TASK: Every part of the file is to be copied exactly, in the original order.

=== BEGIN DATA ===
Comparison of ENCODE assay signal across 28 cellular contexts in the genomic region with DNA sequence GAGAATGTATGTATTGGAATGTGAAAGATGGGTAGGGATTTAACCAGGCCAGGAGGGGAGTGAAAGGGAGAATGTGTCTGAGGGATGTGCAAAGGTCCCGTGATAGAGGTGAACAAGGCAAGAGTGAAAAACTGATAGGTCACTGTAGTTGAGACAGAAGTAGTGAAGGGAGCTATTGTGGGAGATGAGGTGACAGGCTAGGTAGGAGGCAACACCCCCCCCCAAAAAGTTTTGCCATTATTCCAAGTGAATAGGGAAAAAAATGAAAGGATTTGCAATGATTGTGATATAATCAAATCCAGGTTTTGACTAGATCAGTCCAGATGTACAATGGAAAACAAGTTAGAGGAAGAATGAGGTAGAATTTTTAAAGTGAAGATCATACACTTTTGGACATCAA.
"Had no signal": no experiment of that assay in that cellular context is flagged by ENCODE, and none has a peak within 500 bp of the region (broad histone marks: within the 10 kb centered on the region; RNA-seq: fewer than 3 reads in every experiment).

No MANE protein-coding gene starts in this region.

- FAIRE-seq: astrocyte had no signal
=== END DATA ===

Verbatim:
Comparison of ENCODE assay signal across 28 cellular contexts in the genomic region with DNA sequence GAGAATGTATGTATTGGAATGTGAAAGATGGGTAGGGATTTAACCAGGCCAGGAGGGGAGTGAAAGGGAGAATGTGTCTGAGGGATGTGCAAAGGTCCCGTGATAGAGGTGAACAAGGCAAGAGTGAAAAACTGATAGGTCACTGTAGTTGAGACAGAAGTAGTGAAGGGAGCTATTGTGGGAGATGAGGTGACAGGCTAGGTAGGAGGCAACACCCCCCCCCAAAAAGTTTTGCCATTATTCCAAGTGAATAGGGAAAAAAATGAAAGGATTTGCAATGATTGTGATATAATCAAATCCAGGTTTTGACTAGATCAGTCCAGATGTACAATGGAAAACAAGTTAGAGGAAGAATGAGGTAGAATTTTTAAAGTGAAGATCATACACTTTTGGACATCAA.
"Had no signal": no experiment of that assay in that cellular context is flagged by ENCODE, and none has a peak within 500 bp of the region (broad histone marks: within the 10 kb centered on the region; RNA-seq: fewer than 3 reads in every experiment).

No MANE protein-coding gene starts in this region.

- FAIRE-seq: astrocyte had no signal